Earth Repair Corps
1483 County Road 311
McDade, TX 78650
During this Permaculture Design Course, participants will be introduced to the ethics, principles, and methods of Permaculture while learning how to design, create, and maintain agriculturally productive ecosystems and sustainable human settlements. View an Introduction to Permaculture video here.
This 72 hour intensive course is taught by experts in the fields of permaculture, regenerative agriculture, sustainable energy, water conservation, natural building, and more.
The two week intensive class structure is designed with teachers in mind, and is ideal for anyone who wants to complete their certification in a shorter time frame.
Goodwater Montessori is located only 30 miles north of Austin, Texas, and within a thriving and unique city unto itself. Goodwater has developed a cutting edge permaculture-based orchard system with over 70 fruit trees, raised beds, and integrated event spaces. This system provides in-depth accessibility for students and community alike to learn the process of growing food in Central Texas, from conception to finished product.
Goodwater sits on 11 acres, with one of a kind Montessori classroom spaces, full acre access to the orchard and gardens, and a dedicated staff and administration, whose one vision is to develop conscientious citizens who approach their world with confidence, creativity, and collaboration.
June 6th through June 19th, 2020
June 6 Introduction to Permaculture Design – Site Tour – Regrarians Platform – Patterns – Bio Regions of Texas
June 7-8 Patterns – Climate – Geography – Trees & their Energy Transactions – Water
June 9-10 Overview of Soils and Compost – Biofertilizer & Compost tea – Mineral amendments – Earthworks
June 11-12 Small-Scale Animal Systems – Built Environment – Alternative energy
June 13-14 Off-days
June 15-17 Permaculture Design for Zones 1, 2, 3 and 4 – Holistic Management – Regenerative Grazing
June 18-19 Nonprofit Grants – Strategic Management – Sustainable Communities
The primary instructor, Kirby Fry, started out his journey with a degree in Forestry Sciences from Texas A&M University and soon after was building tree nurseries, terraces, and planting fuelwood forests with the US Peace Corps in the Highlands of Guatemala. He worked in the field with Bill Mollison and Allan Savory for over 2 years at Fossil Rim Wildlife Center in Glen Rose, Texas at “the top of the Hill Country”.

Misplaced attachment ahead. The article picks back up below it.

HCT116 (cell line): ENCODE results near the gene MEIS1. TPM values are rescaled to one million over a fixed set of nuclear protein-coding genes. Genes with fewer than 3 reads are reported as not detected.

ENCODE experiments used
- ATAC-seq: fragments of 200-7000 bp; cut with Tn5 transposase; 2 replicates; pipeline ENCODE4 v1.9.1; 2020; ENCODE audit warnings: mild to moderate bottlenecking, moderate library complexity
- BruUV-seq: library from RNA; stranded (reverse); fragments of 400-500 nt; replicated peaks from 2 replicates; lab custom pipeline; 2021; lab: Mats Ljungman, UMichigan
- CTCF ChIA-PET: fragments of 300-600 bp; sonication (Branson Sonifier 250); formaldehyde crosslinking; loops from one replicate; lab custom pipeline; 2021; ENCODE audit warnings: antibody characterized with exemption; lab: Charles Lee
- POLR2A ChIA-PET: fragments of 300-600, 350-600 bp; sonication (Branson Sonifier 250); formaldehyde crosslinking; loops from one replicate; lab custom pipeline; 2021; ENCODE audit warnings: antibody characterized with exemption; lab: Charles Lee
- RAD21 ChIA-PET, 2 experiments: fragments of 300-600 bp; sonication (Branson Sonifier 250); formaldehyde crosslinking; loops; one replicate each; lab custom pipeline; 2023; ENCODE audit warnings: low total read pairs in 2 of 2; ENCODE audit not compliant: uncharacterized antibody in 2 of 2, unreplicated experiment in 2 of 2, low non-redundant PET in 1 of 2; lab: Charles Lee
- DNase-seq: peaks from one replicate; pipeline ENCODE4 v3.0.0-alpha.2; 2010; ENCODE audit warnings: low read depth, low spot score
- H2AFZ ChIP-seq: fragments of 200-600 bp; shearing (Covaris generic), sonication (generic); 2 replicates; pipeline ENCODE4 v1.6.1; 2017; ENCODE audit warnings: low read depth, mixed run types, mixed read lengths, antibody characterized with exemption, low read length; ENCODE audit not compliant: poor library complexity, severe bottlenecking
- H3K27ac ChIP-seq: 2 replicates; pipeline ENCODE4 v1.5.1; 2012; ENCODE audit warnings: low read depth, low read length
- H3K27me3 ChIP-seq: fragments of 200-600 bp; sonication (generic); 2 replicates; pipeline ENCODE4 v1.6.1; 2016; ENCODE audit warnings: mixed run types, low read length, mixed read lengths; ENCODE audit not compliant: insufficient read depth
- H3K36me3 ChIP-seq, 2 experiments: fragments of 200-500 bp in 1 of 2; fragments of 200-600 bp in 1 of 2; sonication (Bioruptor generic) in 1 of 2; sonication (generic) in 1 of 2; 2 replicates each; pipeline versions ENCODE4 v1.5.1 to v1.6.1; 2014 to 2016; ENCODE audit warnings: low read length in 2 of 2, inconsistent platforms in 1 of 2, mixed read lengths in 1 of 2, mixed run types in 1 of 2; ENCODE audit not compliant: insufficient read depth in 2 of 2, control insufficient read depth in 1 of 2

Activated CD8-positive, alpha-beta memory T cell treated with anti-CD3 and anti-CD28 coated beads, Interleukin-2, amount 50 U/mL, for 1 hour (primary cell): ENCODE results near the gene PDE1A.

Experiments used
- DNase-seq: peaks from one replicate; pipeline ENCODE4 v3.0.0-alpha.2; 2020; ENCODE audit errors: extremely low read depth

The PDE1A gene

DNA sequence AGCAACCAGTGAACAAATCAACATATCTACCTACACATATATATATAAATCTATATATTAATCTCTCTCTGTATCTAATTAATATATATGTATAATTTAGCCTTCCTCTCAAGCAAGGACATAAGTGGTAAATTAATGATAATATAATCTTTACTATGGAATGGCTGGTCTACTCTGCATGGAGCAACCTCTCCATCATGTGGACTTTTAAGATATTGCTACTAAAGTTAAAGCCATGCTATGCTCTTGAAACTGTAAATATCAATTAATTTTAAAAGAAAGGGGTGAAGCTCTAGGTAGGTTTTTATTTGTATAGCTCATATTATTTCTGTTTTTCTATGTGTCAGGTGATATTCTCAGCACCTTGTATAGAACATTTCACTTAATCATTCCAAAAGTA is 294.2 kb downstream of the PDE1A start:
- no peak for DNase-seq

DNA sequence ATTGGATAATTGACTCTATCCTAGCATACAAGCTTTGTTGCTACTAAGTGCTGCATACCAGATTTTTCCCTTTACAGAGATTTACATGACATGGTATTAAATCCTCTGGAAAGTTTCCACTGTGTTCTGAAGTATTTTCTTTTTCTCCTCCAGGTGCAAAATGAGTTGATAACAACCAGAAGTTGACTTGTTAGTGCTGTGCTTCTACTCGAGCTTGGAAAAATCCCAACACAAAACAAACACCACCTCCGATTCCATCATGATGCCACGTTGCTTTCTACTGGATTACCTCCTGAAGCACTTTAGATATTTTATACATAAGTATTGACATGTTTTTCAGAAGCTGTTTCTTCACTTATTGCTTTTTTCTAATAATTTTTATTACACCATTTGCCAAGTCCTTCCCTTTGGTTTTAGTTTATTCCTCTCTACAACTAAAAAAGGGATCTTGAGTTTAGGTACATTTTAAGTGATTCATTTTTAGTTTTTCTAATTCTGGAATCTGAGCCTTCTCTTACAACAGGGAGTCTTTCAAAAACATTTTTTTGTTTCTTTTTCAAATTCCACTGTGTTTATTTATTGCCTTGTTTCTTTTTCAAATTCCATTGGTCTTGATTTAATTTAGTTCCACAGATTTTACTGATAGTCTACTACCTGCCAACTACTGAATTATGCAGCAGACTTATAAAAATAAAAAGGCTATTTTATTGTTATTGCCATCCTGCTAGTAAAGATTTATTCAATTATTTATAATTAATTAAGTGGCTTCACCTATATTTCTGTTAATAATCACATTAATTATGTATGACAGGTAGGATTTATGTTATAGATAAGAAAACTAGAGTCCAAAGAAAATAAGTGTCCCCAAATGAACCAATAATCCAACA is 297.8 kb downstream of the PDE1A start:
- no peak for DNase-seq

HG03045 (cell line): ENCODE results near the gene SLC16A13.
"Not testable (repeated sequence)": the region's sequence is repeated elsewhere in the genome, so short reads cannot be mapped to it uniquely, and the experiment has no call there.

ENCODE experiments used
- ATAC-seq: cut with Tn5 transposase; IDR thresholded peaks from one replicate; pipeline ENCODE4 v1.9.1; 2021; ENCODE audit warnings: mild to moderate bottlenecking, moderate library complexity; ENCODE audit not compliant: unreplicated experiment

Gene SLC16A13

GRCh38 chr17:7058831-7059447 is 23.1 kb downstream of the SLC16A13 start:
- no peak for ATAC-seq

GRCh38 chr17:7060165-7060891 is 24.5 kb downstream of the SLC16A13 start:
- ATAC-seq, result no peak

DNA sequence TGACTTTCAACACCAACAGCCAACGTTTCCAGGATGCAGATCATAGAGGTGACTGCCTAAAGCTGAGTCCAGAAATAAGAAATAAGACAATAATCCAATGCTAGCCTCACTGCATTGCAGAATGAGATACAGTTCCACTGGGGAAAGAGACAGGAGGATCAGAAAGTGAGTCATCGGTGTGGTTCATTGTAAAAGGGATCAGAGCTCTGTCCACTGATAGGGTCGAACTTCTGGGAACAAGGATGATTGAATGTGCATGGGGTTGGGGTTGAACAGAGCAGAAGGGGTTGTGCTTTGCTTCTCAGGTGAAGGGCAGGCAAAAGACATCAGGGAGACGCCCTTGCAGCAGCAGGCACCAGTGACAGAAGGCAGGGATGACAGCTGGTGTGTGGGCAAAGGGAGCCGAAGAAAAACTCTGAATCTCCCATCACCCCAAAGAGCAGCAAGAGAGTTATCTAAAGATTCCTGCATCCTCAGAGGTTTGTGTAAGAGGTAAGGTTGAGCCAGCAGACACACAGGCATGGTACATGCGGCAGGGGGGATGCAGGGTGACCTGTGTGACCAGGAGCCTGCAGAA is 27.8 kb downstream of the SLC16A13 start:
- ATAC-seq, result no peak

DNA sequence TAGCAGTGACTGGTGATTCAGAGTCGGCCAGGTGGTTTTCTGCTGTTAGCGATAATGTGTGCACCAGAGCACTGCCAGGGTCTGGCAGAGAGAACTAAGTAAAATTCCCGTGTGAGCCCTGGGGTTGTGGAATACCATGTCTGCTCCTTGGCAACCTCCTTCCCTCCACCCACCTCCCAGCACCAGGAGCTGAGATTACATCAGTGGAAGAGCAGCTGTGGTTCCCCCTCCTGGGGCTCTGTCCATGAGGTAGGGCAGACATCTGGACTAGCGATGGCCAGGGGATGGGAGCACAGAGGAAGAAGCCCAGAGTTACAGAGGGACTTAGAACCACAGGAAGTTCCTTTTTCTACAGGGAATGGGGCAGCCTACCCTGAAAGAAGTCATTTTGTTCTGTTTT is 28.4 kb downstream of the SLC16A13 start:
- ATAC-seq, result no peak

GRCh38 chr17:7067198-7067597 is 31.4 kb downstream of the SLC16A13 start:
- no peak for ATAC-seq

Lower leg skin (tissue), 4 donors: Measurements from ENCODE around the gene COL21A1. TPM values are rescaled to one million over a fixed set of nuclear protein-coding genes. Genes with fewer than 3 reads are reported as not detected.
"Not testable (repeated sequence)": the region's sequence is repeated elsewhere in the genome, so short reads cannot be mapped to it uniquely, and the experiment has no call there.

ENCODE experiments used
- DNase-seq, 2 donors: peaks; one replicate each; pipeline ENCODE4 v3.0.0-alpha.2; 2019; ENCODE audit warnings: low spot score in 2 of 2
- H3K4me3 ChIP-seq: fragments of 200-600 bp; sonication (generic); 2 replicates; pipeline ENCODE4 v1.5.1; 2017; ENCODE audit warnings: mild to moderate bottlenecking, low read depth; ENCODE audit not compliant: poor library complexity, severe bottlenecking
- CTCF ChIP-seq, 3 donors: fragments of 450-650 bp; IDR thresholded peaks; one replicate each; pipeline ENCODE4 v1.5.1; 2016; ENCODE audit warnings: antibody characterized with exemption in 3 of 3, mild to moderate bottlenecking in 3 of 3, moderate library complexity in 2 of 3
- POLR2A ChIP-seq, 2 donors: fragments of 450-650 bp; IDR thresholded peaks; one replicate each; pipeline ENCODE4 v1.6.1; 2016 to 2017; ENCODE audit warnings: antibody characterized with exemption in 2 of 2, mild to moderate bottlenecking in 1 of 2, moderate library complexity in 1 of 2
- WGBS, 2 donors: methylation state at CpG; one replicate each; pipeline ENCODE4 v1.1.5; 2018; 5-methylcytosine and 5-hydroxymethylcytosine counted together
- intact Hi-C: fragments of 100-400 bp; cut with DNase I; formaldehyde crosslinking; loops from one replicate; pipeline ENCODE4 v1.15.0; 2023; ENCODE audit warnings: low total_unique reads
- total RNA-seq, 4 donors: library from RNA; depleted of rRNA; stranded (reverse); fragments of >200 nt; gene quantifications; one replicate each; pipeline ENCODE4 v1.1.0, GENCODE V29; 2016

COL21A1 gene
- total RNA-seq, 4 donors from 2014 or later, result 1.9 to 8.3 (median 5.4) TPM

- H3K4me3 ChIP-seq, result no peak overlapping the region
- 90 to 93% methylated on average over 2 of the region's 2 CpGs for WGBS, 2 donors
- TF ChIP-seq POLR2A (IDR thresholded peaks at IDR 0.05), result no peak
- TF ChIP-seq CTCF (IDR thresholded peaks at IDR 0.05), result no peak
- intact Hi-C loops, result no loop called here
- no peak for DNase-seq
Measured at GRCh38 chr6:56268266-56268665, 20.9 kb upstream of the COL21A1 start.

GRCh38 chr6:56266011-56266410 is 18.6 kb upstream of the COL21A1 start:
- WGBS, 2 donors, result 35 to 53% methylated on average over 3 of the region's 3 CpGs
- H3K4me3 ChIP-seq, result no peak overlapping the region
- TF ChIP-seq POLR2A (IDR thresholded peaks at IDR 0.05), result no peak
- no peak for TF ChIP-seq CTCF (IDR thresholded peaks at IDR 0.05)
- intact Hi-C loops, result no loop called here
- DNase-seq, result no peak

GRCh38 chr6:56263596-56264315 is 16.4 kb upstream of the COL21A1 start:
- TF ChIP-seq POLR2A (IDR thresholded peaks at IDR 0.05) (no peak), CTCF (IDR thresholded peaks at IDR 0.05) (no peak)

Today, Kirby works building houses, gardens, and sustainable design systems. Kirby believes that we should be building houses and landscapes that pay us to live in them, that we can give back more to the earth than we take from it in a lifetime, and that we can create agriculturally productive ecosystems for humans better than nature can.
Pete Van Dyck grew up under the shade of oak trees and woke to the sound of roosters crowing on a homestead south east of Oklahoma City. Pete was a competitive swimmer for 12 years, where his deep connection with water began. After graduating high school, he volunteered to serve in the United States Navy and underwent some of the most rigorous military training in the world at Basic Underwater Demolition/SEAL School. After his service with the Navy, Pete decided to pursue a lifestyle dedicated to land restoration and prioritization of the health of the land, health of the water, and the health of humans.
Using the GI Bill, Pete attended a heavy equipment operator and construction course where he learned how to safely operate equipment and run job sites. Pete has attended many land planning & farm design design courses with world-renowned designers including Darren Doherty, Geoff Lawton, and Mark Shepard. He has also volunteered his services with Earth Repair Corps to farmers and homesteaders all over central Texas, helping them to conserve soil, water, and money. Pete runs a small business that specializes in soil and water conservation that has worked and consulted on over 60 sites around Texas in just 3 years. Now he lives in Blanco, Texas building a farm that will demonstrate how to regeneratively manage land while making a sustainable profit.